One of the dangers of philosophistering on a social texting network with a 140 characters bandwidth is that ‘Twitter’ may reasonably be regarded as the comparative of ‘twit’.

        • Ralph
          Posted December 1, 2011 at 11:10 pm | Permalink

          Pompous twit, even.

          Ok, ok, I will apologize to him next week.

        • Diane G.
          Posted December 2, 2011 at 2:22 am | Permalink

          Thanks for the laugh!

  12. truthspeaker
    Posted December 1, 2011 at 10:09 am | Permalink


  13. Posted December 1, 2011 at 3:09 pm | Permalink

    Any tagging with an “-ism” is just a dishonest rhetorical tactic and straw man.

    Best to ignore. Always best to ignore dishonest opponents and bullies — avoid giving them any more “ink.”

    • Diane G.
      Posted December 2, 2011 at 2:27 am | Permalink

      Would that were the case, but. . .there’s no environmentology, no chemology, and while there is a feminology, it hasn’t gained much traction…

      • Posted December 4, 2011 at 10:15 am | Permalink

        It’s a dishonest rhetorical trick to tag and paint your opponent into a corner or your construction.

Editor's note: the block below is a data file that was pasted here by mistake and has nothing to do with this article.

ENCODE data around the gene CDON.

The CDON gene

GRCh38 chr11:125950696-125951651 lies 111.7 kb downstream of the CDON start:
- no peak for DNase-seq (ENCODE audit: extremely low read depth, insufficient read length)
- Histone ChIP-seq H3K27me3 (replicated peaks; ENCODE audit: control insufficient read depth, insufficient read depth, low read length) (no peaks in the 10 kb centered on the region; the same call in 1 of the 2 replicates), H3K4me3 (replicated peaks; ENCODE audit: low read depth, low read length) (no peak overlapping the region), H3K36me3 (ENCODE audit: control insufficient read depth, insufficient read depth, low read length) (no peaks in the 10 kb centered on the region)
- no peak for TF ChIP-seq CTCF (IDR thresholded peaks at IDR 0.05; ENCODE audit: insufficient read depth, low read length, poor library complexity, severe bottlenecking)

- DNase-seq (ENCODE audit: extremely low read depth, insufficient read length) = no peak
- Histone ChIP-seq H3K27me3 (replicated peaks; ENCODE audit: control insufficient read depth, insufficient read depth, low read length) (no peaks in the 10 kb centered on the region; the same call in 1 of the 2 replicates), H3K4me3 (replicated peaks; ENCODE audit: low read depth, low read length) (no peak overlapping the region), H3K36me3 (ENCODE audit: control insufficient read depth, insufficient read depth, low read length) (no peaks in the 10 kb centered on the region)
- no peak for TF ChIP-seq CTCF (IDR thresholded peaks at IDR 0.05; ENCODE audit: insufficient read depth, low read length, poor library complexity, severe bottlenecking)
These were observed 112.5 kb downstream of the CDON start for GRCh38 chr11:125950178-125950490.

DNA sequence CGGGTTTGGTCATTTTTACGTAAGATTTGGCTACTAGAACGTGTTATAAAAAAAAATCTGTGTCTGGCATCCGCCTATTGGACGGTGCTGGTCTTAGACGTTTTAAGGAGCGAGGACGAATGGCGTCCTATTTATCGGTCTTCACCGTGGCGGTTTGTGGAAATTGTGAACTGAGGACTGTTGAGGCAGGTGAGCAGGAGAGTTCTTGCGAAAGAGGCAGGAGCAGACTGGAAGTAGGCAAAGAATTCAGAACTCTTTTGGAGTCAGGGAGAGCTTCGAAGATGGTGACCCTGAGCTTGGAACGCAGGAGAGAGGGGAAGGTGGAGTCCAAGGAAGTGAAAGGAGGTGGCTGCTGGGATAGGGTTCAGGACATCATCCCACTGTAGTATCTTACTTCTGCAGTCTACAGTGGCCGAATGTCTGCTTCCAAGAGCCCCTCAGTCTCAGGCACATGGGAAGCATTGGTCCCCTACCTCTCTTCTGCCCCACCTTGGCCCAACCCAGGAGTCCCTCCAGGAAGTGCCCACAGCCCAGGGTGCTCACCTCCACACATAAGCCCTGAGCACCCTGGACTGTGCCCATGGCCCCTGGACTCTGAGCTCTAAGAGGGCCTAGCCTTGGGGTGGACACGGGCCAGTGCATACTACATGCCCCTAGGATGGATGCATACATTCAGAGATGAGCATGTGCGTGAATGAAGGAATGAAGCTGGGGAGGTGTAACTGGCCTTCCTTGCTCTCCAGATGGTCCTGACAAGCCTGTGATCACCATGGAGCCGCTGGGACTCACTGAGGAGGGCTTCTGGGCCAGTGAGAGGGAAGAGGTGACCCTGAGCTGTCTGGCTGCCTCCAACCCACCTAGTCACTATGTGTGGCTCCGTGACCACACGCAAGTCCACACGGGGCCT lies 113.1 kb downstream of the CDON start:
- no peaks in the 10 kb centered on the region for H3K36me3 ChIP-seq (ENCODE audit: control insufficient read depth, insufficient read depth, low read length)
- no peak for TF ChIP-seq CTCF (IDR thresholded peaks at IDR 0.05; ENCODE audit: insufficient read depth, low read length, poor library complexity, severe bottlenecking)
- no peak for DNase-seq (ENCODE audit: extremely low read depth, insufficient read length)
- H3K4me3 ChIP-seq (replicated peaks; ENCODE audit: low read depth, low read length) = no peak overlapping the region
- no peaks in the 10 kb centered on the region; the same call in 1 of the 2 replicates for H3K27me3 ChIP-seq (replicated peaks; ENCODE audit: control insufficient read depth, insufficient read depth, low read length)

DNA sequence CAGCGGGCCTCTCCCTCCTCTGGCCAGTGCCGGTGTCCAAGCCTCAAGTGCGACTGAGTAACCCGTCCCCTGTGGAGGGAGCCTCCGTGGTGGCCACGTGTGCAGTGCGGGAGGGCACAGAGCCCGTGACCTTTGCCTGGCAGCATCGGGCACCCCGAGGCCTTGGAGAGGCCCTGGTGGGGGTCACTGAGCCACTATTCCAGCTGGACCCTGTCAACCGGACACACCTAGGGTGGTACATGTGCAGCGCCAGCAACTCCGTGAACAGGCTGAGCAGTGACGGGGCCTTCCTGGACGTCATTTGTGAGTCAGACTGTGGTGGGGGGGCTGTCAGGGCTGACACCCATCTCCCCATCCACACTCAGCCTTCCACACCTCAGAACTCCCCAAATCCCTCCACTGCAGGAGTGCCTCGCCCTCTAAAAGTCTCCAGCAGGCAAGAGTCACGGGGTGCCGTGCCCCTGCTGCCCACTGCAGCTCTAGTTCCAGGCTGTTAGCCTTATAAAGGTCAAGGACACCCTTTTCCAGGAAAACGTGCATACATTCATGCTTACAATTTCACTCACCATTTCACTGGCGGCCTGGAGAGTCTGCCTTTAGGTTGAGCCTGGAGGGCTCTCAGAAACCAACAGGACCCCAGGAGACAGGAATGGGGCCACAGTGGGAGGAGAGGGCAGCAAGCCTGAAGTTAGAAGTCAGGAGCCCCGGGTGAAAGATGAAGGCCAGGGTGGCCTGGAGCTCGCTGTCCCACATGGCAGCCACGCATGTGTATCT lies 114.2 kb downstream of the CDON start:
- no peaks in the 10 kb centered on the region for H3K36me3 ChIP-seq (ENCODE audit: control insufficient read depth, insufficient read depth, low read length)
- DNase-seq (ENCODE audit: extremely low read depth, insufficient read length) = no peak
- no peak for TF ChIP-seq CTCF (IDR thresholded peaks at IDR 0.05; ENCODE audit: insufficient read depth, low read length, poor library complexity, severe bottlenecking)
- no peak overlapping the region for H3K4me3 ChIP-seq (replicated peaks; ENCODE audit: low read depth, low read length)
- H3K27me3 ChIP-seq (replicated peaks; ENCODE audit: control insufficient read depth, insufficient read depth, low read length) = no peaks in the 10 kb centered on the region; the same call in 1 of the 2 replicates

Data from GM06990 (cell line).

Never accept the labels or frames of your opponents.

        • Diane G.
          Posted December 4, 2011 at 1:07 pm | Permalink

          I couldn’t agree more, and that’s one reason I’ve suggested answering accusations of scientism with ones of philosophism, religionism, etc.

          I pick up negative connotations from ‘evolutionist’ as well, but I’ve seen scientists describing themselves that way. I tend to favor ‘evolutionary biologist,’ which parallels ‘invertebrate biologist,’ population biologist,’ etc., etc.

          • Posted December 4, 2011 at 1:16 pm | Permalink

            No, it’s always best to ignore ad hominem attacks and bullying. It’s a “have you stopped beating your dog?” trick. In responding you just fall into their dishonest and false framing trap.

            Your opponents WANT you to respond to their false frames — don’t fall for it. Name calling of any kind is dishonest, let them lie about it, not you.

            Always stick with the data. “Follow the data.”

            You are right, effectively no one understands even evo bio 101. That is the underlying explanatory (and data) foundation for everything.